That’s starting with a fairly simple tweak. In the past users selected categories to search in a drop-down menu, with categories including people, status updates from your contacts, jobs, companies, your inbox and your groups. Now, by default, your searches will be across the whole of LinkedIn.
This, of course, will mean that you will see more content, and be more encouraged to click through to look at more results.
Those searches, meanwhile, are also going to be powered by stronger algorithms developed by LinkedIn to better guess what it is that you would like to find. The autosuggest feature, Mauney says, will learn from your past browsing and searching activity on the site to create an increasingly customized set of autocompleting terms.
As with before, LinkedIn is putting more emphasis on results that fall within your own network — with that so-called “professional graph” extending not just into people contacts but also potential job searches, giving you results for open positions where you may have connections who can help open a door.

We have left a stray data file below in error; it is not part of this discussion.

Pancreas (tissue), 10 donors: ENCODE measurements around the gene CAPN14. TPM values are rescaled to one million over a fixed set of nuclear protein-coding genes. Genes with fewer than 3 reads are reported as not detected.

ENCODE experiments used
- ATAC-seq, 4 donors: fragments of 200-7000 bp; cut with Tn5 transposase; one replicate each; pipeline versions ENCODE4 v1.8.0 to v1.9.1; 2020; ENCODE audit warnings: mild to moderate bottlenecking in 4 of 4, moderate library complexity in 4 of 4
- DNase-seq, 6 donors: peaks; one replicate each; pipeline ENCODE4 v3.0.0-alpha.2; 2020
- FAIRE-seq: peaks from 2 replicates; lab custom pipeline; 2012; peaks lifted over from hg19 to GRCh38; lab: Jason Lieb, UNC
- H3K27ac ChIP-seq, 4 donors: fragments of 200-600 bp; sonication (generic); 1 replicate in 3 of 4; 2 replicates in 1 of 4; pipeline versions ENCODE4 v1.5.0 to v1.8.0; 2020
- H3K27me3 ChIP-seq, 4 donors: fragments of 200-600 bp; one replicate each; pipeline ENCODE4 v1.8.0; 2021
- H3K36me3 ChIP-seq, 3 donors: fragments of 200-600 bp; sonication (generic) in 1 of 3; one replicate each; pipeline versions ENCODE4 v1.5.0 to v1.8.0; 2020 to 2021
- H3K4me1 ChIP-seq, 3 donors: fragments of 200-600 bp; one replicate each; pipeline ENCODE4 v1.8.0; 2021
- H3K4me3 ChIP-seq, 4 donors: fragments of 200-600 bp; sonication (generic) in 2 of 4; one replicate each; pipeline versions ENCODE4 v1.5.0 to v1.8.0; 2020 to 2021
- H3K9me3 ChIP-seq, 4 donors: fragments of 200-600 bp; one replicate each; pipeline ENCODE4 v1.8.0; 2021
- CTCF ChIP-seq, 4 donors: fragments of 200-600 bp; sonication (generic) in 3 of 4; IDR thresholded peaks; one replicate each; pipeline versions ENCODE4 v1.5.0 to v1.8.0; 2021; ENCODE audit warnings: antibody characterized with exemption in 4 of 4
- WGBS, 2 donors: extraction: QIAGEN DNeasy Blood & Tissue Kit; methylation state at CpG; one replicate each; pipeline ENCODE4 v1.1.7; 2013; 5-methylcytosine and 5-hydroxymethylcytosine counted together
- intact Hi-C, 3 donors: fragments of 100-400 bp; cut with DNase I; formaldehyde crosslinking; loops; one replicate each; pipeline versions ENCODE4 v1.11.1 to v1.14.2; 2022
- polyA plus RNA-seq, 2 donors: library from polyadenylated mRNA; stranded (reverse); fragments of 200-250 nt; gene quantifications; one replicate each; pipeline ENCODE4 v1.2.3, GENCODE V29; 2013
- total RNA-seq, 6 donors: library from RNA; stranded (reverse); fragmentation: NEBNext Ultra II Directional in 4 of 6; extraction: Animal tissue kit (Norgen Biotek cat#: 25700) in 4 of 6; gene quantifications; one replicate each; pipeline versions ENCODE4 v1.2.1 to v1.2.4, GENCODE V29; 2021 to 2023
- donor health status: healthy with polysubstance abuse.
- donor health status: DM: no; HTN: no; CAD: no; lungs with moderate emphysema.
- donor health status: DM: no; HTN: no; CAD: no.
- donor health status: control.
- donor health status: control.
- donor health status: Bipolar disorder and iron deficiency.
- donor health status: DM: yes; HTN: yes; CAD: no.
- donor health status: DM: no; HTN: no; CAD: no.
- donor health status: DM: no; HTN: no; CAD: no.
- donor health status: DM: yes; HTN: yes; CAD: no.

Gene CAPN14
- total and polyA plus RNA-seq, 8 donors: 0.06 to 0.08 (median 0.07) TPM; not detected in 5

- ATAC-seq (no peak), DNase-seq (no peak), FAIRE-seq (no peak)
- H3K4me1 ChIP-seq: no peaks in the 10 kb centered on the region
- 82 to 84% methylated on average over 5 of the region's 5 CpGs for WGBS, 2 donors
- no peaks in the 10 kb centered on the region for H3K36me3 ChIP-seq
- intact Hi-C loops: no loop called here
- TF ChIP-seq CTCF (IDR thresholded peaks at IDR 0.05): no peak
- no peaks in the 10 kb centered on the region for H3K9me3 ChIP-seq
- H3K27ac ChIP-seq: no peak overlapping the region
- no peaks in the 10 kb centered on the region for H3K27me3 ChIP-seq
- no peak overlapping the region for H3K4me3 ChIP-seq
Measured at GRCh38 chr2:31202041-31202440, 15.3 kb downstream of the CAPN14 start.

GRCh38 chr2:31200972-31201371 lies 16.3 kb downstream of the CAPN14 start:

While these searches are being aimed at LinkedIn’s 200 million+ users, there are also tweaks that it is making both to cater to power users, and to encourage those using the free service to perhaps consider a premium subscription. Saved searches are now significantly easier to organise and use, and more parameters to specify what it is that you would like to find. Making the saved searches easier to use will potentially encourage people to use them more, and there is where LinkedIn may subtly be trying to attract more premium users: free saved searches are limited to only three unless you are a paying LinkedIn member.
Asked whether the new search is LinkedIn’s answer to Facebook’s Graph Search, Mauney draws a parallel between what Facebook has created and what LinkedIn has always tried to do. “LinkedIn has always been focused on you and your network in terms of how results get surfaced,” he noted. “It’s always been a function of your connections and your connections’ connections. We are very excited to see the changes in the industry of more companies focusing on the power of one’s network to surface results.”